Sunday, September 30, 2007

support small and local business

Many of the outspoken champions of socially responsible business such as Ben and Jerry's, The Body Shop, Stonyfield Farms, Green and Black's chocolate, Tom's of Maine and Aveda eventually sold to corporate conglomerates. Brash young Internet companies are gobbled up by Google or another huge firm. Who can blame them? They came up with a good idea and product. Why shouldn't they make a fortune selling?

I applaud Gary Erickson who started Clif bar 8 years ago and almost sold his company to Quaker Oats for $120 million dollars. He didn't sell!

"If we had sold to Quaker Oats, we would just be another bar on the shelf," Erickson explains, sitting at a small desk in his surprisingly modest office "We would not have an environmental program; we would not have given $1.2 million last year to charity in money and products. We would not have gone organic. No one working here would even be here now."

Saying no to conventional-style growth has made Clif Bar a stronger brand, showing that small is not only beautiful but successful. The company now features numerous new energy snacks and has grown 20 percent in each of the last two years.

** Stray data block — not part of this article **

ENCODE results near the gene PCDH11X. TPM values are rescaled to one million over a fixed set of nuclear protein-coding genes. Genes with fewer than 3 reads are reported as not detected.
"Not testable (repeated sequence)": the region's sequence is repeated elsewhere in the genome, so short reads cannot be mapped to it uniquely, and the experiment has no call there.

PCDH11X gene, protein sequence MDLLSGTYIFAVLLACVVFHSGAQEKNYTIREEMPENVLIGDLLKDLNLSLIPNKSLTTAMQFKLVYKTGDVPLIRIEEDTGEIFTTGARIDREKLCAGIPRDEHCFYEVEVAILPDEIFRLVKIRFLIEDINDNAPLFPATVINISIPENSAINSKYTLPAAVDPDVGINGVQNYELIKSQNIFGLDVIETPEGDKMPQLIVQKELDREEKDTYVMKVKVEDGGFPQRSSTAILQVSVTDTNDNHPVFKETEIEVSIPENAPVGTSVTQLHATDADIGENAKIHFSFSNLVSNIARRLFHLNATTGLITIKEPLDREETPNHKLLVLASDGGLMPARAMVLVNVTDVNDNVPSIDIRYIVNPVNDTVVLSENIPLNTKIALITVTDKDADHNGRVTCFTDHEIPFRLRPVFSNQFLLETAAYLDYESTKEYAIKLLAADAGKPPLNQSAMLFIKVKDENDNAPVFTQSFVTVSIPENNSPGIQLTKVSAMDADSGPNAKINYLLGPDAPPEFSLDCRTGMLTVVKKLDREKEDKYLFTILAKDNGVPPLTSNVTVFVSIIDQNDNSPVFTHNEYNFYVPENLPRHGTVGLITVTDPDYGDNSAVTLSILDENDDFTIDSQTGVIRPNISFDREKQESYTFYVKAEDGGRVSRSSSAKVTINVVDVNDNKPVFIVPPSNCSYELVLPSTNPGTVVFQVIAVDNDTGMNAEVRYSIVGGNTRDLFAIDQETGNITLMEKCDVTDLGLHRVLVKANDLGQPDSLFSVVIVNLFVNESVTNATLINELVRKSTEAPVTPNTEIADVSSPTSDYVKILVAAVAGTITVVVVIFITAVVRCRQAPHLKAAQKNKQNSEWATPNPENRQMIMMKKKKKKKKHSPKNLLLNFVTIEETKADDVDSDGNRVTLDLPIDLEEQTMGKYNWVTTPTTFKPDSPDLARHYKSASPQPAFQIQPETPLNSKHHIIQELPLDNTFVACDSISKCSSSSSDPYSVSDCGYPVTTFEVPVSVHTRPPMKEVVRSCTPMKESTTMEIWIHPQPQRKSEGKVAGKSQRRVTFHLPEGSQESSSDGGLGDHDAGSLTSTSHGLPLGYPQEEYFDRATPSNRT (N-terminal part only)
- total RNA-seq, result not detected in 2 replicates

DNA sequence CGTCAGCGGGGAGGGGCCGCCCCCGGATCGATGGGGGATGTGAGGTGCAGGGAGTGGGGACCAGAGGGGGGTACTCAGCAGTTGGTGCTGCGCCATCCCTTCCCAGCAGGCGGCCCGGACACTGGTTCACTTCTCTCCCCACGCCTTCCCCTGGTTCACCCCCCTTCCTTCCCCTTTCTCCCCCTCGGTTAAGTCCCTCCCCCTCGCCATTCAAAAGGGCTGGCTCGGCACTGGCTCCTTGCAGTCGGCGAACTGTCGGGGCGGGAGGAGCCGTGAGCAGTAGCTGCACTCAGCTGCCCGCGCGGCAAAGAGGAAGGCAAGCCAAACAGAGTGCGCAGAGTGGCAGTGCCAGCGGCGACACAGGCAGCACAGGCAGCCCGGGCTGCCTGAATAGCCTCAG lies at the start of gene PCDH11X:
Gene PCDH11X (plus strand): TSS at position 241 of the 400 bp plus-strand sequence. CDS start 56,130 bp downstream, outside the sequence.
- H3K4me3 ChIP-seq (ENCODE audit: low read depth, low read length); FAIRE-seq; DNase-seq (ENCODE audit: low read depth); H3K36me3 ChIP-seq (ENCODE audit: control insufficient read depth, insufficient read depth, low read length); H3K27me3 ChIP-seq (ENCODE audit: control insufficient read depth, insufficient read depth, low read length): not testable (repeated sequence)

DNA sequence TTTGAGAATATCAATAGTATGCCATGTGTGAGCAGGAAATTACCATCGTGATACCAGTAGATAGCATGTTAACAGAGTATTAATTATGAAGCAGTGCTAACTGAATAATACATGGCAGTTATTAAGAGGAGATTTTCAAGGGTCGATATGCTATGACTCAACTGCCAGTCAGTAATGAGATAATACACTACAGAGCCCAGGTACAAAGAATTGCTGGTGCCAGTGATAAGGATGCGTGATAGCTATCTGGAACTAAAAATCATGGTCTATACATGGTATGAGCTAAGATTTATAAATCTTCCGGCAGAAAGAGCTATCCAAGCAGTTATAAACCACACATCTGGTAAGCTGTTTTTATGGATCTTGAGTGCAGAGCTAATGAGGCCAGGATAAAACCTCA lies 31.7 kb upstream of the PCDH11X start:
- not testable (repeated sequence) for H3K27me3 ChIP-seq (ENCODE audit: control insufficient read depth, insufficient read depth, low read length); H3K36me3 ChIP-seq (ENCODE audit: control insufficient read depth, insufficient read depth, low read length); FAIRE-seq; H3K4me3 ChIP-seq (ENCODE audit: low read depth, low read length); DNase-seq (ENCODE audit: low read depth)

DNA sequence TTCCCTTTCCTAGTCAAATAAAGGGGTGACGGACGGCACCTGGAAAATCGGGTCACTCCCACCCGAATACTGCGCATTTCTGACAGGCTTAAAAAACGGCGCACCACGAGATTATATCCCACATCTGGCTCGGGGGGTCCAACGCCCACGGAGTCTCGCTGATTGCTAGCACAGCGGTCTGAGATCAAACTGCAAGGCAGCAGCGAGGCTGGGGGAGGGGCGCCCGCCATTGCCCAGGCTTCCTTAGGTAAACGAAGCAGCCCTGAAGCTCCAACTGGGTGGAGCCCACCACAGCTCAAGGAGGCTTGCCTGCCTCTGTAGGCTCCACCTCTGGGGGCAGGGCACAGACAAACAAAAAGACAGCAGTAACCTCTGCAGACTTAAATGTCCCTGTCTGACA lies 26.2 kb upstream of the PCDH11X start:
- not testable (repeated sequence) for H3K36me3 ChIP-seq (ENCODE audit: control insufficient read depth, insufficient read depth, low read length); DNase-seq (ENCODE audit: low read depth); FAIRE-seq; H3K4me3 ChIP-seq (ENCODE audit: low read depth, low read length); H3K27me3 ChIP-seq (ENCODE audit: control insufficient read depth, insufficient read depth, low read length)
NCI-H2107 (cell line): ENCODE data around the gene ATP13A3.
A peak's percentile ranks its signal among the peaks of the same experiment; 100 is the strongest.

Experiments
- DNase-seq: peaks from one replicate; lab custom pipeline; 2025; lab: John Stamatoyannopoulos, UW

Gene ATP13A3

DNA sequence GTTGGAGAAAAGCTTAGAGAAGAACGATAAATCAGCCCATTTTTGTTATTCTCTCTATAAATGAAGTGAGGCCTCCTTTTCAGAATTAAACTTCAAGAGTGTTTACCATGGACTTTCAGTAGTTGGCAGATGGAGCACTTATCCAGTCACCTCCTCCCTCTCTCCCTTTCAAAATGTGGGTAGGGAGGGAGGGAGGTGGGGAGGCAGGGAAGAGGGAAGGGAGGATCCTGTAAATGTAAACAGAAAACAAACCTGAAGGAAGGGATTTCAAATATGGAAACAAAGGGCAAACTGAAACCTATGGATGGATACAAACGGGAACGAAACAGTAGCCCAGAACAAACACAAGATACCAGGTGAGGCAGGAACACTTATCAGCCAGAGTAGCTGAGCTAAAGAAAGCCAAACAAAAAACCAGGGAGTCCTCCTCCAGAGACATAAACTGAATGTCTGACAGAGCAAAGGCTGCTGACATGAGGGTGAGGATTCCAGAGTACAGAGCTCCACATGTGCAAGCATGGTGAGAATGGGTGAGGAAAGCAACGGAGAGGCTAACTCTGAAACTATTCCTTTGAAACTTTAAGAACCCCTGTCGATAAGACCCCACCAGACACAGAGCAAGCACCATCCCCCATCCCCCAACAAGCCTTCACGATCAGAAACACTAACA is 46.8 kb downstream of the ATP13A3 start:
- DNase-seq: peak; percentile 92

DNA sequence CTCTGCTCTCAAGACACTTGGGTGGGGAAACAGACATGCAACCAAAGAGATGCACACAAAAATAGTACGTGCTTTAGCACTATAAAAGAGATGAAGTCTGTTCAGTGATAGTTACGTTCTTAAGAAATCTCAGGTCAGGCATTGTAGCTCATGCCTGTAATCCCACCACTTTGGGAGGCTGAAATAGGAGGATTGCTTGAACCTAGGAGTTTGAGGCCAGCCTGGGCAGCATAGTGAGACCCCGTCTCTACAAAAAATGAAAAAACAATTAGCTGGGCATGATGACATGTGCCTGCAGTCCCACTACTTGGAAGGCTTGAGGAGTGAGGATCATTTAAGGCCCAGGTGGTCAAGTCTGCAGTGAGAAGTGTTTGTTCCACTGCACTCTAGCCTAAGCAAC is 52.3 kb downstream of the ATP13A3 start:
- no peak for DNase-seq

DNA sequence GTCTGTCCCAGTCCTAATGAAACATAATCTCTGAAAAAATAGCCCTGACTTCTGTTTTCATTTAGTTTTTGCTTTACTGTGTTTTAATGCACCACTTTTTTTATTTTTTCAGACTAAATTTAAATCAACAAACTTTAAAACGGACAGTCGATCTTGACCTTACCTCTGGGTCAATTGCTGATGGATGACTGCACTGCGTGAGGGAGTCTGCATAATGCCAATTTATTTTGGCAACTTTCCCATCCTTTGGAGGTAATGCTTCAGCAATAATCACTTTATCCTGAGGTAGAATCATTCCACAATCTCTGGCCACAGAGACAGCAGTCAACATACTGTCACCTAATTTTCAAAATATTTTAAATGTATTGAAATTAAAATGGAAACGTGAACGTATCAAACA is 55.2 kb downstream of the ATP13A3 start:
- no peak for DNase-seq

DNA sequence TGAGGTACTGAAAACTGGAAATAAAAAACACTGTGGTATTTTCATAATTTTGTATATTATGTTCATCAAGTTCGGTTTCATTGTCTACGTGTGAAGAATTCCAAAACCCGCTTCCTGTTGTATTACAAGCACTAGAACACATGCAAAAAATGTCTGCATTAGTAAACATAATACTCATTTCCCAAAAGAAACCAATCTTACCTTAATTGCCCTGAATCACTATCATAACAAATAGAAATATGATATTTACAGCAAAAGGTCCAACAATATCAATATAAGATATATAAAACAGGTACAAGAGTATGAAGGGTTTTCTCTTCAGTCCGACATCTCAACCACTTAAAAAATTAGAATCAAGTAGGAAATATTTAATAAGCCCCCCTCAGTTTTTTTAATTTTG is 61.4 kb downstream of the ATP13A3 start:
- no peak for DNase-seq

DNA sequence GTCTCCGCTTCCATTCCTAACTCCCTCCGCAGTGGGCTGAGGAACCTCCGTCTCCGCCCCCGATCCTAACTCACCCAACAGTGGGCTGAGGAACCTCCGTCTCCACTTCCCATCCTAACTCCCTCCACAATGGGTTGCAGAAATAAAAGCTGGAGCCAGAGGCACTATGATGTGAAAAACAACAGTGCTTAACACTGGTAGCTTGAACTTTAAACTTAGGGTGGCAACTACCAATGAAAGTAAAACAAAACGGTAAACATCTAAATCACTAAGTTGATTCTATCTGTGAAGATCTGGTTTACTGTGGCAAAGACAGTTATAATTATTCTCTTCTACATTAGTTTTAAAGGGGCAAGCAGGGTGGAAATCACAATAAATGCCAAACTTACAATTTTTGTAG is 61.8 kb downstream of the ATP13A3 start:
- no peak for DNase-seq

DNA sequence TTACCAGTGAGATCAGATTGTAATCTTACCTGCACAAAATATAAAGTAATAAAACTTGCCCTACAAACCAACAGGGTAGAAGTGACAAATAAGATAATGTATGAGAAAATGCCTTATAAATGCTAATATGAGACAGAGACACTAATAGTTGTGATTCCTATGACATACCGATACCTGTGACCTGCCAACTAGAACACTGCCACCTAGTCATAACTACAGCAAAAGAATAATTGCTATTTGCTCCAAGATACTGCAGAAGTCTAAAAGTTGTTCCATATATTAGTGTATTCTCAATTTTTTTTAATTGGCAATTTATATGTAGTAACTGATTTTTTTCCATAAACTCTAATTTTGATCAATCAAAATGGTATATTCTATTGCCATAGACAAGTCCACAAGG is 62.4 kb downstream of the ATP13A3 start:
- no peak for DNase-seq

Clif Bars are one of the few energy bars I enjoy so I am so glad Gary Erickson kept his company. I applaud him. I encourage you to buy a Clif bar when you are in that isle trying to decide. Beyond that I encourage everyone to support small businesses everywhere.

Better yet, spend your money locally. Buy you next gift at a local gift shop instead of Target. In the past I have handed over my dollars to Target, Barnes and Noble. Borders, Starbucks, etc. But I worry about these huge corporations. And I have found it to be rewarding to visit a small store instead of the mall.

The other day I bought a unique basket for $5 and beautiful blazer for $15 at the local thrift store, went on to walk through the Issaquah Farmers Market where I got some locally grown organic tomatoes. Then I went to PCC, a consumers co-op for most of my groceries. There is also a locally owned food outlet where I pick up a few things, too. I have to admit I was feeling smug but free somehow.

I have a good friend who shops at the Goodwills in the area and has the most amazing wardrobe. She is an inspiration and fashion saavy.

Do we trade cheap and convenient for no choice at all? Cheap and convenient is a myth, don't buy into it (pun intended)! In retrospect, my day of conscious shopping was cheaper than if I had shopped at Safeway and Pennys. I saved lots of time walking around a smaller store. And I felt really good, the best part.

No comments: